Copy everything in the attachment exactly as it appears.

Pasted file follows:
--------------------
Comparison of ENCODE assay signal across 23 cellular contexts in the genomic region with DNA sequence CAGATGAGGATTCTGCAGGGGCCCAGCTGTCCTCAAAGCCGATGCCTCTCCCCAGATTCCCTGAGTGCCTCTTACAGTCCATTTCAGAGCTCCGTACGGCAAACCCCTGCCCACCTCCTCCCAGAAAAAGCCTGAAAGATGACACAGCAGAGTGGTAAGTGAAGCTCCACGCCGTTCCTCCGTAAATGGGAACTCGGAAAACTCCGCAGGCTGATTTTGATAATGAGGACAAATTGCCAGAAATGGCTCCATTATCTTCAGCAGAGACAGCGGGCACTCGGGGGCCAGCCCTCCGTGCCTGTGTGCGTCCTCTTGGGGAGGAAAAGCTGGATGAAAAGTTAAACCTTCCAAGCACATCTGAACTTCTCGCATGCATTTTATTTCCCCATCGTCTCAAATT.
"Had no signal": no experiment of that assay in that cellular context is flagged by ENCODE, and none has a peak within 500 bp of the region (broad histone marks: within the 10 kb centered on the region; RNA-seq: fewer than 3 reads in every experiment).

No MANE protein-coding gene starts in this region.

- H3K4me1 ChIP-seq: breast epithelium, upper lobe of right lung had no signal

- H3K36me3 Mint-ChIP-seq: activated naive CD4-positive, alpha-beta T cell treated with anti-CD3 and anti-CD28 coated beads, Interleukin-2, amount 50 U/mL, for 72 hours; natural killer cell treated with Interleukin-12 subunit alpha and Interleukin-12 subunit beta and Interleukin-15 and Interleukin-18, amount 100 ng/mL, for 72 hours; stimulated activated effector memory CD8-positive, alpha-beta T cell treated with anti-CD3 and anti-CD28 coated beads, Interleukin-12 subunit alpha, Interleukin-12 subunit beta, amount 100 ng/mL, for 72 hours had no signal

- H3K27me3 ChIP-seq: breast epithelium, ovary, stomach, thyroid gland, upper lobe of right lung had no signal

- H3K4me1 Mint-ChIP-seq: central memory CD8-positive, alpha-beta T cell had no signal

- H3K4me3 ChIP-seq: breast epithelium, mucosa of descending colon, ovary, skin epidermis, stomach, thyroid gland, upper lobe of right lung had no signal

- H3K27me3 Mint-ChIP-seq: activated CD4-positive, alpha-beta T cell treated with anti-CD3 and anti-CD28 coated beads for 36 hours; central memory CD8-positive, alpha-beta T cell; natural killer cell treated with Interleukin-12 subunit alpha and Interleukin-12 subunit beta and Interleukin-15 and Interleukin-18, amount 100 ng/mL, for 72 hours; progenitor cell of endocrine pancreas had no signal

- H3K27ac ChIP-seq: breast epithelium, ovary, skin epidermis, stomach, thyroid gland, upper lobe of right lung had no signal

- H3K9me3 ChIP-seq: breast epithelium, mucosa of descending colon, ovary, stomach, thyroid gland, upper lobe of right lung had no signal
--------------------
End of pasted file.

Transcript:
Comparison of ENCODE assay signal across 23 cellular contexts in the genomic region with DNA sequence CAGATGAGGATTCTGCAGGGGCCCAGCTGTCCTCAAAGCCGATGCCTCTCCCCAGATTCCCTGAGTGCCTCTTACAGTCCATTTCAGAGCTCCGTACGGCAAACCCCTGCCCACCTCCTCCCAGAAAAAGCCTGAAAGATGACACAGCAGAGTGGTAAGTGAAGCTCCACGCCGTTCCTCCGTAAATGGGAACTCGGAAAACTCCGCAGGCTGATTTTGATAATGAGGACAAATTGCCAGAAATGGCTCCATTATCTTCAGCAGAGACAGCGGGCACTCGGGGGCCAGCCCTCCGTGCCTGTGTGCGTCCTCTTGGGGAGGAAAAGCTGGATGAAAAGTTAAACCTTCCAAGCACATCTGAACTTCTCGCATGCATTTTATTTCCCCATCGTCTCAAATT.
"Had no signal": no experiment of that assay in that cellular context is flagged by ENCODE, and none has a peak within 500 bp of the region (broad histone marks: within the 10 kb centered on the region; RNA-seq: fewer than 3 reads in every experiment).

No MANE protein-coding gene starts in this region.

- H3K4me1 ChIP-seq: breast epithelium, upper lobe of right lung had no signal

- H3K36me3 Mint-ChIP-seq: activated naive CD4-positive, alpha-beta T cell treated with anti-CD3 and anti-CD28 coated beads, Interleukin-2, amount 50 U/mL, for 72 hours; natural killer cell treated with Interleukin-12 subunit alpha and Interleukin-12 subunit beta and Interleukin-15 and Interleukin-18, amount 100 ng/mL, for 72 hours; stimulated activated effector memory CD8-positive, alpha-beta T cell treated with anti-CD3 and anti-CD28 coated beads, Interleukin-12 subunit alpha, Interleukin-12 subunit beta, amount 100 ng/mL, for 72 hours had no signal

- H3K27me3 ChIP-seq: breast epithelium, ovary, stomach, thyroid gland, upper lobe of right lung had no signal

- H3K4me1 Mint-ChIP-seq: central memory CD8-positive, alpha-beta T cell had no signal

- H3K4me3 ChIP-seq: breast epithelium, mucosa of descending colon, ovary, skin epidermis, stomach, thyroid gland, upper lobe of right lung had no signal

- H3K27me3 Mint-ChIP-seq: activated CD4-positive, alpha-beta T cell treated with anti-CD3 and anti-CD28 coated beads for 36 hours; central memory CD8-positive, alpha-beta T cell; natural killer cell treated with Interleukin-12 subunit alpha and Interleukin-12 subunit beta and Interleukin-15 and Interleukin-18, amount 100 ng/mL, for 72 hours; progenitor cell of endocrine pancreas had no signal

- H3K27ac ChIP-seq: breast epithelium, ovary, skin epidermis, stomach, thyroid gland, upper lobe of right lung had no signal

- H3K9me3 ChIP-seq: breast epithelium, mucosa of descending colon, ovary, stomach, thyroid gland, upper lobe of right lung had no signal